Benign paroxysmal vertigo of childhood is an early manifestation of VM that is recognized by the ICHD-3. It is characterized by brief attacks of vertigo or disequilibrium, anxiety, and often nystagmus or vomiting, recurring for months or years in otherwise healthy young children.17 Many of these children later develop migraines, often years after vertigo attacks have ceased. A family history of migraine in first-degree relatives is increased twofold in these children compared with controls. In a population-based study, the prevalence of recurrent vertigo probably related to migraine was estimated at 2.8% in children between 6 and 12 years old.18

VM often misses not only the duration criterion for an aura as defined by the ICHD-3, but also the temporal relationship to migraine headaches: vertigo can lead to headache (as would be typical for an aura), may begin with headache, or may appear late in the headache phase. Many patients experience attacks both with and without headache,19 or attenuated headache with their vertigo as compared with their usual migraine.15 In some patients, vertigo and headache never occur together.19,20 Along with the vertigo, patients may experience photophobia, phonophobia, osmophobia, and visual or other auras. These phenomena are of diagnostic importance because they may represent the only apparent connection of vertigo and migraine. Patients need to be asked specifically about these migraine symptoms because they often do not volunteer them. A dizziness diary can be useful for prospective recording of associated features.

images Pathophysiology

The pathogenesis of isolated vertigo in migraine likely shares a mechanism similar to other transient events observed in migraine, such as tinnitus, hyperacusis, hemiplegia, visual aura, torticollis, and headache. Current theories focus on disturbances in serotonergic and noradrenergic neurons of the brainstem due to an inherited voltage-gated calcium channelopathy. A primary neuronal initiation begins a cascade of neurochemical processes, culminating in a spreading wave of cortical neuronal depolarization and regional oligemia.21 The transient vestibular events of migraine could be explained by the same focal brain dysfunction that also causes migraine-associated hemiplegia, visual aura, torticollis, and headache. However, other than discovery that a regional hyperpolarization of neurons exists in the cortical areas of the regions responsible for visual aura, the precise physiology of neurologic events in migraine remains obscure.22 The current pathophysiologic model of VM is based on the overlap in CNS pathways responsible for pain, equilibrium, and a sense of well-being, and modulators mediated largely by norepinephrine and serotonin.23

The development of diagnostic criteria for migrainous vertigo was an important step in bringing together diagnostic standards for a condition like VM, which lacks any biomarkers. The term vestibular migraine has been convincingly advocated as a condition that stresses particular vestibular manifestations of migraine and therefore best avoids confusion with nonvestibular dizziness associated with migraine.24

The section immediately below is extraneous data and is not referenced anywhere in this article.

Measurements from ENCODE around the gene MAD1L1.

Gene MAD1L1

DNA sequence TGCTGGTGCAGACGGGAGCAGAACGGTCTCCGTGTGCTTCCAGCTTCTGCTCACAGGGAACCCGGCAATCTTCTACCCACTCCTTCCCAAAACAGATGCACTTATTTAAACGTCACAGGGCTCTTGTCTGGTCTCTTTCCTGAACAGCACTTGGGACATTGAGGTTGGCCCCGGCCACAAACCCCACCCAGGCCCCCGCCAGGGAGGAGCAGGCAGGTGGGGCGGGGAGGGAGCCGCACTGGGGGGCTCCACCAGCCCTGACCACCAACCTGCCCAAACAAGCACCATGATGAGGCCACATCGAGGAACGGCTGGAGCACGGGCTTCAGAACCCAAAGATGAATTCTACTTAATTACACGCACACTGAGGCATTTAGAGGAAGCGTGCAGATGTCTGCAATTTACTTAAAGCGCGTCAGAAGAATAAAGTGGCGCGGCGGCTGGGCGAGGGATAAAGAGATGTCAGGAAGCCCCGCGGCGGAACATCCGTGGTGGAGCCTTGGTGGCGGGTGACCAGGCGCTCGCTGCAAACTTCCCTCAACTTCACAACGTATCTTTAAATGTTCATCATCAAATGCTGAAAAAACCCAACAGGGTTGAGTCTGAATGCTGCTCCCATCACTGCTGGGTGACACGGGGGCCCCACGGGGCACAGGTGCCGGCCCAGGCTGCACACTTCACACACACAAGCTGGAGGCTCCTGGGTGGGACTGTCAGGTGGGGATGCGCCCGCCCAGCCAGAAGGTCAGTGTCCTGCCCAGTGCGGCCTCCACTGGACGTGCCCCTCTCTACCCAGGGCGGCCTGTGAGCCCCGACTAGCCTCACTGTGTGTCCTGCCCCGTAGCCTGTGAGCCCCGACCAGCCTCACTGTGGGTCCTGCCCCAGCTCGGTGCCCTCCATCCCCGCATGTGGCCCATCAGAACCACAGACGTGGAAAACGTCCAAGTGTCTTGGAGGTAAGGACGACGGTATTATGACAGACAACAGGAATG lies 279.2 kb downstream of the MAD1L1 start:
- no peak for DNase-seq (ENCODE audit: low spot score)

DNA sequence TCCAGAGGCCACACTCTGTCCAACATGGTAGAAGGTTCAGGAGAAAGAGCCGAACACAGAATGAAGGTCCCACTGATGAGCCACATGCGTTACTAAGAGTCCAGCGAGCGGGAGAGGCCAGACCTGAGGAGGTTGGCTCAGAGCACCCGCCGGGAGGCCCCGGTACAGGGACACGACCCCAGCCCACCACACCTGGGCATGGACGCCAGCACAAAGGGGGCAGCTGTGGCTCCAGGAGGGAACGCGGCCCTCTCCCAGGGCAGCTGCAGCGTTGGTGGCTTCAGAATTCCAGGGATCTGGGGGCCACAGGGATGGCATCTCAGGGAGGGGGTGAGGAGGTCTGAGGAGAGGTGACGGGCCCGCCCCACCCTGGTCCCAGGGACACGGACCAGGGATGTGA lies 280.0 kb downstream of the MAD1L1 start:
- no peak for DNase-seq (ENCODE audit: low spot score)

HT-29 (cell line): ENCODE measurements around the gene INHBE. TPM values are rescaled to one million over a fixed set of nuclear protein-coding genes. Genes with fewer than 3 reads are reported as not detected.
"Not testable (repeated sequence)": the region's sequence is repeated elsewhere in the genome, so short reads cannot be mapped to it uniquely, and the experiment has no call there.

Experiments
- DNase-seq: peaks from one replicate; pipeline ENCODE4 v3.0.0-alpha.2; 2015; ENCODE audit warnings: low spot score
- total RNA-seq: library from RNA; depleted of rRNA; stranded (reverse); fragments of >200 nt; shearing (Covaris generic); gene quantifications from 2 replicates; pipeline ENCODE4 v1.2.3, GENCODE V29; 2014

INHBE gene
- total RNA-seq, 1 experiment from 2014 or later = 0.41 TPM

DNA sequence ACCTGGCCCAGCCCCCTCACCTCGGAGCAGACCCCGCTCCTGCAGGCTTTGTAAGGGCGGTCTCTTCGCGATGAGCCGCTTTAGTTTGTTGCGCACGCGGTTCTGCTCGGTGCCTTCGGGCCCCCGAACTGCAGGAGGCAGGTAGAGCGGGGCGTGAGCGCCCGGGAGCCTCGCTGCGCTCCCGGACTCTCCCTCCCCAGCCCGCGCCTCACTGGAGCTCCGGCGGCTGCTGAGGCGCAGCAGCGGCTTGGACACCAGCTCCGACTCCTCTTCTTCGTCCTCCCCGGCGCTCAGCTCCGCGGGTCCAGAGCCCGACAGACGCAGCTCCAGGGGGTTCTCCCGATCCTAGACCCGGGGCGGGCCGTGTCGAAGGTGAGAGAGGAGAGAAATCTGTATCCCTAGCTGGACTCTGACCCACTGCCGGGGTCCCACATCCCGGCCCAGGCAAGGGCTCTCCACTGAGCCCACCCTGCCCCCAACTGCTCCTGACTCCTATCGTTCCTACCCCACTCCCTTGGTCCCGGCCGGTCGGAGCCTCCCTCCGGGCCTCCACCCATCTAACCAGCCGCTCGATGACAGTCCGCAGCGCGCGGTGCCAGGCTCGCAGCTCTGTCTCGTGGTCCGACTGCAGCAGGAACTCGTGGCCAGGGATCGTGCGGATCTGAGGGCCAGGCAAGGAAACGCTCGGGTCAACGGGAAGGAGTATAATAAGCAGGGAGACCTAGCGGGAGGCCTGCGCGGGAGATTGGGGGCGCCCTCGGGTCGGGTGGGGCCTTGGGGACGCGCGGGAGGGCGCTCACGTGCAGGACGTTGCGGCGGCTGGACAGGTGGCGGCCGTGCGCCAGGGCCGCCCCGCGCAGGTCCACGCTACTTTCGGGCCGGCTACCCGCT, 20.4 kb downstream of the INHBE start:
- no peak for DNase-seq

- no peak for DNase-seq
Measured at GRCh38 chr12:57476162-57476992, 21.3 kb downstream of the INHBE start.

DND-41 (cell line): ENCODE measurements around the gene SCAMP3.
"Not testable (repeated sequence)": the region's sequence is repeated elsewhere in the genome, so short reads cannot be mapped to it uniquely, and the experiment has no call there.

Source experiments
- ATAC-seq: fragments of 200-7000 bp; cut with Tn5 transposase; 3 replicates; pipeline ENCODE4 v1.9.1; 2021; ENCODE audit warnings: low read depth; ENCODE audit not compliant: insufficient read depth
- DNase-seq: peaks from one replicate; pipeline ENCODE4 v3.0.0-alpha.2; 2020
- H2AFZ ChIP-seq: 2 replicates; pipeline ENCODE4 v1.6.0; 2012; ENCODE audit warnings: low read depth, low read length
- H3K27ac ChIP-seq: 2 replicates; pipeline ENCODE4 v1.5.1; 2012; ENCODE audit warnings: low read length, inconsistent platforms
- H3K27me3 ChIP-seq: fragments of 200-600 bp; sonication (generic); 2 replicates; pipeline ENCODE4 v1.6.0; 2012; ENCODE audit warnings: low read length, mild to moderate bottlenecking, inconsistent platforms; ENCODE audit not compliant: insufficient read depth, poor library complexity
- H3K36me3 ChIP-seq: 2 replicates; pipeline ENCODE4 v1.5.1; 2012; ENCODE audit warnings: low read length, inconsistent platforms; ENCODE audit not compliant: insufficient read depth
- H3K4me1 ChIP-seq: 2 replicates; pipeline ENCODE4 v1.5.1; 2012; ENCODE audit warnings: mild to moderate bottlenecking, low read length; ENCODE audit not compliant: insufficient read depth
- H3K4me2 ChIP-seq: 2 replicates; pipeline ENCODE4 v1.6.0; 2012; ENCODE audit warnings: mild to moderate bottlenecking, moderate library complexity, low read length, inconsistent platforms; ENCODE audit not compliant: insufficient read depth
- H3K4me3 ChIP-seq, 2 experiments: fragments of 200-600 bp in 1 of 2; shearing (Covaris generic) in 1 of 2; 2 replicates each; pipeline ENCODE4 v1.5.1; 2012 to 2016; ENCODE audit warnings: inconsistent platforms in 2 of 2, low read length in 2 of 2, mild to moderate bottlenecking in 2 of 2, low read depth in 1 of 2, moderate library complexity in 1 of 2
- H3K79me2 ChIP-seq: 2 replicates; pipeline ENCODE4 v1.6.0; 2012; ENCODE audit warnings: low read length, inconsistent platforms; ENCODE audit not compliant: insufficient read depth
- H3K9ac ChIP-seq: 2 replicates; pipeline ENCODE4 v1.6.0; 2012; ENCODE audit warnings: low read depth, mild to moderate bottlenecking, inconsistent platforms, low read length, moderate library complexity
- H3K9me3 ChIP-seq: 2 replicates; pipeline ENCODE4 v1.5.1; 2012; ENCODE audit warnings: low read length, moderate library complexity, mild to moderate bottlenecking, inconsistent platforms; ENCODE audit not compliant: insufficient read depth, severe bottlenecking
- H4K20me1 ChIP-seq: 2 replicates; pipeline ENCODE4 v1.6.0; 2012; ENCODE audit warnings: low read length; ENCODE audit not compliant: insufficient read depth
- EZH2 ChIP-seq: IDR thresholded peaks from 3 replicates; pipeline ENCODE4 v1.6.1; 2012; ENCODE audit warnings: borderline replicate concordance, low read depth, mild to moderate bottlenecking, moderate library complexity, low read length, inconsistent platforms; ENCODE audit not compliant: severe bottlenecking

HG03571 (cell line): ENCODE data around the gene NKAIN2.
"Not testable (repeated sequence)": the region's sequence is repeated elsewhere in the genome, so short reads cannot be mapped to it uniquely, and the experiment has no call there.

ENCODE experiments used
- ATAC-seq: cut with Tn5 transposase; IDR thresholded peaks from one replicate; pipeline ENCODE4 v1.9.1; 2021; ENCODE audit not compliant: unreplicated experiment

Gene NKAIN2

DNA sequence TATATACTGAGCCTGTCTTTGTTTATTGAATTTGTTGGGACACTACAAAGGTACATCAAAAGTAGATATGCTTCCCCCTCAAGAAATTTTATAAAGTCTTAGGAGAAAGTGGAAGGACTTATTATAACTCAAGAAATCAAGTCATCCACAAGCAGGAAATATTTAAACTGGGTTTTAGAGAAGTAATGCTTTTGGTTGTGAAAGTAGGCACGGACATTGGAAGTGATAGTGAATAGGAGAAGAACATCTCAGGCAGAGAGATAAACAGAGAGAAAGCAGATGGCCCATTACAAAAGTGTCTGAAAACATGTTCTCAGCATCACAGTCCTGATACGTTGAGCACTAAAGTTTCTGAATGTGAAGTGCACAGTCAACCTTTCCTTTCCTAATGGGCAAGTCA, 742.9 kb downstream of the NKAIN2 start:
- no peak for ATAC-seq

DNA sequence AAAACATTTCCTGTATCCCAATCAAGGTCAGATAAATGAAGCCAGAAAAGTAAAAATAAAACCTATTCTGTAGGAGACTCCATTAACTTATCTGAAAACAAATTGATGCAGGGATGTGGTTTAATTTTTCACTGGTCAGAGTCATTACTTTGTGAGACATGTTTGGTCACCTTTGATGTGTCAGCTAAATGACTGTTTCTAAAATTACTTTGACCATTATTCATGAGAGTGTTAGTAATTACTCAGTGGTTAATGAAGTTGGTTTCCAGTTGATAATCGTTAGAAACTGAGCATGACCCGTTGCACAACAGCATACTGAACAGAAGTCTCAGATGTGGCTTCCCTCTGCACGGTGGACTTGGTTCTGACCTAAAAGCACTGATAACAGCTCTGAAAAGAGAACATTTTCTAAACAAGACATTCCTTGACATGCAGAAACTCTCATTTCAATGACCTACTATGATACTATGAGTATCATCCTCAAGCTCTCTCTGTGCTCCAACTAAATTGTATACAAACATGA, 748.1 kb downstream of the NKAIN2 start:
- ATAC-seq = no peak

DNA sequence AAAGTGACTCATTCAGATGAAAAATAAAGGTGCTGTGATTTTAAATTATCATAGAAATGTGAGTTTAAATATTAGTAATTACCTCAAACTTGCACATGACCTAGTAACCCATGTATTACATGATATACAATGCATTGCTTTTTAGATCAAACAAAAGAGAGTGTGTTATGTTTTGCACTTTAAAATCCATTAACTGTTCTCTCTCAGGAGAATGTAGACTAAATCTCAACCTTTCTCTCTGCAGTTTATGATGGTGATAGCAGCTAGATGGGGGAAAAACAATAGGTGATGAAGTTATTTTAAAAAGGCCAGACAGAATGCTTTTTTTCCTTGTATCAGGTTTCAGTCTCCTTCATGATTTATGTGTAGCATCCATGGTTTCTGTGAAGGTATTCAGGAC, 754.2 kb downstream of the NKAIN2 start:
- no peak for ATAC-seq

images Clinical Evaluation

Traditionally, patients with recurrent vertigo associated with migraine are seen in consultation by neurologists. Otolaryngologists and internists are now becoming more familiar with this condition. In patients with vertigo and migraine, clinicians must determine whether they have vertigo that is caused by migraine or rather dizziness/vertigo of an unrelated cause, which may occur by chance in a migraine patient. Of note, VM accounted for only a third of migraine patients with a history of vertigo, which indicates the need for a thorough neurotologic work-up for exclusion of other diagnoses.25 The clinical evaluation of migraine as a source of vestibulopathy is often a time-consuming task, because the associated vestibular symptoms are so often varied. Histories taken without careful consideration of associated symptoms often focus on the intensity of vertigo and the accompanying emotional and systemic symptoms, ignoring minor neurologic symptoms. Details concerning the episodes of vertigo are most critical, with careful scrutiny given to how random or provoked the episodes are, the precise duration of episodes, the exact episode frequency, and the temporal relationship of the episodes to other symptoms. Recording these details early in the course of the illness, even when the importance is not immediately obvious, may be critical later when symptoms of accompanying conditions can obscure details of past symptoms.